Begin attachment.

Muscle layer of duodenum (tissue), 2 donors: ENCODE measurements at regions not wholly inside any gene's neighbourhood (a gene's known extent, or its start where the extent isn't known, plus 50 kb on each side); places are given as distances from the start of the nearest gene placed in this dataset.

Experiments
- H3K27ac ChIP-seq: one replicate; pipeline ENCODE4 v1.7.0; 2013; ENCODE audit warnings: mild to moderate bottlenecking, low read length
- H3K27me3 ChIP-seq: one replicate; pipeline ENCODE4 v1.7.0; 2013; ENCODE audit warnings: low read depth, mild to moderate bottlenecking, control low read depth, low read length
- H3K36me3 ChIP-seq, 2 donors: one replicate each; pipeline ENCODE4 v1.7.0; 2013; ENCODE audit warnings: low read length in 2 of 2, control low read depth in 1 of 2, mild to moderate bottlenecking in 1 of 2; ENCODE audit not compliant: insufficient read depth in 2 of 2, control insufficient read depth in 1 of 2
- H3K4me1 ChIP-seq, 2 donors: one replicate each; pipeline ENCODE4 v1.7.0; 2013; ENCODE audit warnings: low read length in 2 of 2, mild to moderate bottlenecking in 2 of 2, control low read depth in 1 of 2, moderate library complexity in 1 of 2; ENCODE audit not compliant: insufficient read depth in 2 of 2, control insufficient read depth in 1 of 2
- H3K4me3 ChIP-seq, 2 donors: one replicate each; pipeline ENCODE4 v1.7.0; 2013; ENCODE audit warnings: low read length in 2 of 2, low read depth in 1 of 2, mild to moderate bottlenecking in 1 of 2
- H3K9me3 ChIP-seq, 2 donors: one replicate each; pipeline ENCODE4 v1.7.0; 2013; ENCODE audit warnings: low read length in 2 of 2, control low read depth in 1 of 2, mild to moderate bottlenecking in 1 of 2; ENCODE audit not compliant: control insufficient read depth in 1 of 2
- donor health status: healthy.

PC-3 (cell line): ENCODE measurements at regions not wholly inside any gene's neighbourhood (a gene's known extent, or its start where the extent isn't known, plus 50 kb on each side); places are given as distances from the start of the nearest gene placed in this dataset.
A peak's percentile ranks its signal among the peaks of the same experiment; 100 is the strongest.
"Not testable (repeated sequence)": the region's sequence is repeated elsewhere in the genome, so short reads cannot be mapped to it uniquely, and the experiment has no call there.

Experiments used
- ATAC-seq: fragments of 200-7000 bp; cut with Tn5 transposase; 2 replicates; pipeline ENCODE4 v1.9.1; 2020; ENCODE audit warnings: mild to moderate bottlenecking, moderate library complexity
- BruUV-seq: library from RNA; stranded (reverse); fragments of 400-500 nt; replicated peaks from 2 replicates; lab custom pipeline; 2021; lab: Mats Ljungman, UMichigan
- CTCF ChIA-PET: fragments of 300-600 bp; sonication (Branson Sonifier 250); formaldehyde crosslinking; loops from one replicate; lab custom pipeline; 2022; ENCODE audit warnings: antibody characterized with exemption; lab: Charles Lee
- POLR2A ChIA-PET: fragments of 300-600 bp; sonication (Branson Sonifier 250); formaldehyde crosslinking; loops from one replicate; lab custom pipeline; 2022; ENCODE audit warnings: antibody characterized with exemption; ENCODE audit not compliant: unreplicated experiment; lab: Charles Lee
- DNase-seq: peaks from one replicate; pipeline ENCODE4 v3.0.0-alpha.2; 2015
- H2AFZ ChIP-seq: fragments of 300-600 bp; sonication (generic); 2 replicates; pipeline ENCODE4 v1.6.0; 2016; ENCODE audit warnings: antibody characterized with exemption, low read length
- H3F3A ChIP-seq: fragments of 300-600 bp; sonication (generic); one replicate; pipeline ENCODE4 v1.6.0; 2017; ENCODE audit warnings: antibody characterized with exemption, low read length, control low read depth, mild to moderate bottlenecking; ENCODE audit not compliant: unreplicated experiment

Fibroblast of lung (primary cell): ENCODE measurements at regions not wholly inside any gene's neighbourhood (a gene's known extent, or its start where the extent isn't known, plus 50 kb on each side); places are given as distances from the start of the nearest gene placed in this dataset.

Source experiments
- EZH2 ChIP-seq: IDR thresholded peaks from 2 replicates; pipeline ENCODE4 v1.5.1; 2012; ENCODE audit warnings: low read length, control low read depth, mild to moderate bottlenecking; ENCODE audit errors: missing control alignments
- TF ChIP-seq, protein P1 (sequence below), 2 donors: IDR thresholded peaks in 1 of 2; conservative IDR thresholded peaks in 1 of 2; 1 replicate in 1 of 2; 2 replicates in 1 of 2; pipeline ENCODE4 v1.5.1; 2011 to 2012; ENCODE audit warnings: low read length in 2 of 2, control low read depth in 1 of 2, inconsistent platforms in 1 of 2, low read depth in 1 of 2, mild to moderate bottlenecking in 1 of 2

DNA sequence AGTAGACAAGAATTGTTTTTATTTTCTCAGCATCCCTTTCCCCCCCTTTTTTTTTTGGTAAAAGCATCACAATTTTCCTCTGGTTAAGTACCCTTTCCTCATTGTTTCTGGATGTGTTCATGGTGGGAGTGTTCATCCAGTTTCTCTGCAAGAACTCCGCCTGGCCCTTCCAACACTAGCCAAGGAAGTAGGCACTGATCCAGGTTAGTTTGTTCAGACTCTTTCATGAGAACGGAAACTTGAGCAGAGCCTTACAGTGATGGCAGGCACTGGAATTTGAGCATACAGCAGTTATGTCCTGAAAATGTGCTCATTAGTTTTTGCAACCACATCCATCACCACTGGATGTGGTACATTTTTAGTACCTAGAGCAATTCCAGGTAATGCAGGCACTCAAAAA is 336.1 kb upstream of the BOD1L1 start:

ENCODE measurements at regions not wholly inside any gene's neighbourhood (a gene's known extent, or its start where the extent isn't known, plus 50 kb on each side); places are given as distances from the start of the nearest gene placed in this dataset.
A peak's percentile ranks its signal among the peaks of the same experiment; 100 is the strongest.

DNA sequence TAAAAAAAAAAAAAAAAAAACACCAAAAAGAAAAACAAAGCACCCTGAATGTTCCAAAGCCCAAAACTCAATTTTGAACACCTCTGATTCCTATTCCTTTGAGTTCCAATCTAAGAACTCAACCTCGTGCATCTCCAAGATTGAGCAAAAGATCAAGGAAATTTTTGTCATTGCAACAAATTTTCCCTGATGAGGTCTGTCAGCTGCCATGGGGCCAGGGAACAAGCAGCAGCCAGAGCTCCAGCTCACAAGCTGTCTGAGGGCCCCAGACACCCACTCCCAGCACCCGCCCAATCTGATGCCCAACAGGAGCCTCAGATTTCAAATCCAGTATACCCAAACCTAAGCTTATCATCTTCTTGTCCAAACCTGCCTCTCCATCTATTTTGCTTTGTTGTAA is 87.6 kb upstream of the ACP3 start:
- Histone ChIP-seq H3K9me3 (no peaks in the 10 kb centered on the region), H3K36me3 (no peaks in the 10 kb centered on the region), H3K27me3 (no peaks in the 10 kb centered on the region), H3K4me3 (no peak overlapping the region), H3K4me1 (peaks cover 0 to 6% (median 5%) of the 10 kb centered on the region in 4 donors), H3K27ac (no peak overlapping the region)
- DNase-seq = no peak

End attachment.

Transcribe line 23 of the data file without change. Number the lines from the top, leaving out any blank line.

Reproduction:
- EZH2 ChIP-seq: IDR thresholded peaks from 2 replicates; pipeline ENCODE4 v1.5.1; 2012; ENCODE audit warnings: low read length, control low read depth, mild to moderate bottlenecking; ENCODE audit errors: missing control alignments